I chose to write by hand so that spelling mistakes would also occur. There was a great thing I was noticing about how the credibility of some authoritative piece of writing could be destroyed all of a sudden by a spelling error or a jarringly wrong fact, even if what came before and after was completely correct. This was something I wanted to preserve. This idea starts with the title ‘encyclopedia’, which I had spelled using the American spelling rather than the English, inconsistently with the spelling of everything else. The final outcome of this performance will be typed, so as to introduce typos, as well as to communicate greater authority to the reader, which they will then be asked to question.

My approach in writing was to start with a topic and let what I wrote about it inform what I would write about next. I expected to get stuck often, but this system actually worked really well. If I found myself heading in a circle, I would simply change the subject. I intend to alphabetise the results, but I was given a brilliant Idea by Sarah Kate to include an index of topics in chronological order as well, so that the subject associations could be seen.

The basement location was perfect for my purposes. I was slightly isolated but people had access and many even came down especially to talk to me and do a drawing. I was also keen not to get in the way of customers or the café staff trying to do their jobs. The stage also acted as kind of framing device, indicating a performance and not just someone sitting and writing (even though this was really what it was).

By the end of the week, I found I was genuinely trying to write things as if I were explaining them to someone from another planet. I also found that I was questioning the nature of knowledge. ‘The war in Iraq does not exist’ said Jean Baudrillard and what I guess he meant was that if you do not witness something with your eyes, but are only informed about it or shown pictures of it, you cannot prove that it is real. Even your eyes could lie to you I suppose. By the end of the week I was wondering how I could prove that it ever happened. I could have faked the photos, could have bribed ‘witnesses’, could have fabricated the writing making it all contrived and not really the result of a ‘stream of consciousness’ performance at all. I took a photo of my watch on the workstation but I could easily have changed the times. This, I think is the result of the performance. A questioning of what real ‘knowledge’ is and how you do something that it is not possible to do. It seems to be the desire of the human brain to try and distinguish black from white when there is only grey.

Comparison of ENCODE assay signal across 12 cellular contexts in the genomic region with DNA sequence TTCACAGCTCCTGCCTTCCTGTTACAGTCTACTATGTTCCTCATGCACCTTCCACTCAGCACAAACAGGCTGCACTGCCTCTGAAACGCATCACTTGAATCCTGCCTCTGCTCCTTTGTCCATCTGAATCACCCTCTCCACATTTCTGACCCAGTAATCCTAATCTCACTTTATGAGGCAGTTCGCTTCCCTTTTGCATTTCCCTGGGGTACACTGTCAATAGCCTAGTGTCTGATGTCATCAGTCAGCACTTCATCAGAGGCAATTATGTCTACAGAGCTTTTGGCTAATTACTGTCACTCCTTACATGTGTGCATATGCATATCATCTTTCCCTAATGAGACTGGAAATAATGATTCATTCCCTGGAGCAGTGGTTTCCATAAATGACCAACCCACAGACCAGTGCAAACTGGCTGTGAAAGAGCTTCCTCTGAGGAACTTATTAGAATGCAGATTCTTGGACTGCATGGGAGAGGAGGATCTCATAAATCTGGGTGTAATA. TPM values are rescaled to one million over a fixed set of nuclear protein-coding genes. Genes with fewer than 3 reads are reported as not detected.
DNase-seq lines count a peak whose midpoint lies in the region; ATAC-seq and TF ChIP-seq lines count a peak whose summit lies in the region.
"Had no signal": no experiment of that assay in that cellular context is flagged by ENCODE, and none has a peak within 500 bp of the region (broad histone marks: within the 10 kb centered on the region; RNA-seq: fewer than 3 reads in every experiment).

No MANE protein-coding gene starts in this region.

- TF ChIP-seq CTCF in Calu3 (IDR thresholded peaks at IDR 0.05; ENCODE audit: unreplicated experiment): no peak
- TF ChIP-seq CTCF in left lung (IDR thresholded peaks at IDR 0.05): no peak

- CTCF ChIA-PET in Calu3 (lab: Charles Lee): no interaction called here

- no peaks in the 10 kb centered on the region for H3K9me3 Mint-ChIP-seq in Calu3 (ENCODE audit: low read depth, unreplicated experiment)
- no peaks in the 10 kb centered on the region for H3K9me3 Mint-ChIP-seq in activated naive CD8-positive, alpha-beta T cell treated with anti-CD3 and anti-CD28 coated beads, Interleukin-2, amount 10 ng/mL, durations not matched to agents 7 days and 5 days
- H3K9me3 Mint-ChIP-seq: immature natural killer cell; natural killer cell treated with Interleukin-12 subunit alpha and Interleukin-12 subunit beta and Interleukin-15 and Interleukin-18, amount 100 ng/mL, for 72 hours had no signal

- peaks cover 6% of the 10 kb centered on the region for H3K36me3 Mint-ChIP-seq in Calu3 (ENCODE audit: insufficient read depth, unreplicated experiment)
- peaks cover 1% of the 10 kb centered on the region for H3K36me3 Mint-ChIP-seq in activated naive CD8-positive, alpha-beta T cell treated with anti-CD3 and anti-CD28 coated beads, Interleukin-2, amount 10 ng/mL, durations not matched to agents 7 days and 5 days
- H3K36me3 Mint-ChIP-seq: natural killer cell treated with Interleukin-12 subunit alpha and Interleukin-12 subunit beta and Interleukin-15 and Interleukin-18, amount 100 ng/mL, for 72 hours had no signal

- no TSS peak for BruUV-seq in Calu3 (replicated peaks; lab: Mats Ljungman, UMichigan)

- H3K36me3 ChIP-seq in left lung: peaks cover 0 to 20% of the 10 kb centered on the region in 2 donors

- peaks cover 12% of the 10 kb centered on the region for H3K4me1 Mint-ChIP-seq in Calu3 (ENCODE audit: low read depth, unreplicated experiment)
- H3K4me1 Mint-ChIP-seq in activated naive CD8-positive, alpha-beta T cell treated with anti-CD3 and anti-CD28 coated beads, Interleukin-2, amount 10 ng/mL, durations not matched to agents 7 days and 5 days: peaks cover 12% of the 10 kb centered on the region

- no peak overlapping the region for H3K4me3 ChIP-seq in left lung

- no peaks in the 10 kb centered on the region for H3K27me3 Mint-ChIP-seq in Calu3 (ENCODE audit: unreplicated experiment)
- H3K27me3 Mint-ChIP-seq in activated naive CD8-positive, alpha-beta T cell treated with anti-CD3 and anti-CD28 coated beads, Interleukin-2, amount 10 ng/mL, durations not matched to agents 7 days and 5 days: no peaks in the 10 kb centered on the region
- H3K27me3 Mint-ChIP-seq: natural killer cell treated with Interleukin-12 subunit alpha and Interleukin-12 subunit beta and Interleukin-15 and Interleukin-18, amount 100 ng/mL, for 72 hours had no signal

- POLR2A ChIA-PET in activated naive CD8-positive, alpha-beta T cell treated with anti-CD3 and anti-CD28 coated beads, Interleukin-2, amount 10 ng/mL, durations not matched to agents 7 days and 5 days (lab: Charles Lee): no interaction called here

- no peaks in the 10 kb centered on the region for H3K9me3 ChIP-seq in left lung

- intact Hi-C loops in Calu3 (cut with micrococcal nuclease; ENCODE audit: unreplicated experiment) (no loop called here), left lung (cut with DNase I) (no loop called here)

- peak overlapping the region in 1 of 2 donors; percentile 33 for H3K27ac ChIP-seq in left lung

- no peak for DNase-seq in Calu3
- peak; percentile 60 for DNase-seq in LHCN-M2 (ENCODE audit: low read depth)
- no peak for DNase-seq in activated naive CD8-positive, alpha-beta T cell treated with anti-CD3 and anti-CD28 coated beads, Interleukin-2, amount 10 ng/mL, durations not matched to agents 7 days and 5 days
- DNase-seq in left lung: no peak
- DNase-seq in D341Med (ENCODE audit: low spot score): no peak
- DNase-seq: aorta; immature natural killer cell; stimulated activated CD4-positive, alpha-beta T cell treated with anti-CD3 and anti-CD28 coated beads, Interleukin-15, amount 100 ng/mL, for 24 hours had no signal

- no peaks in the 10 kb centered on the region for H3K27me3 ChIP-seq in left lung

3.The Document

Over the course of 2012, I will type up and alphabetise what I have written, scanning in illustrations and leaving spelling mistakes uncorrected. This should be a simple process. I will mark the day on which each category was written and, as stated before, I will include a chronological index of subjects. This will be printed and bound into a one off (plus archive copy) book, which will be displayed in an exhibition at the end of 2012, along with all the other things produced as a result of the year’s residency.

In Sunday the 12th’s lecture, I talked about the evolution of the alphabet from carving to scripture to printed type and how many idiosyncrasies of the chiselled letter were taken on into handwriting and handwriting into moveable type. It is my intention to preserve the mistakes of my handwritten document in digital type.

Before I proposed this project, I researched for a while to make sure it had not been done before. I couldn’t find anything but being such a simple idea. It is quite possible that someone else has done something similar in the past. What makes this idea unique was the specific way that I have gone about it. The decisions I made along the way made the project mine in a way that the original simple idea never could truly be.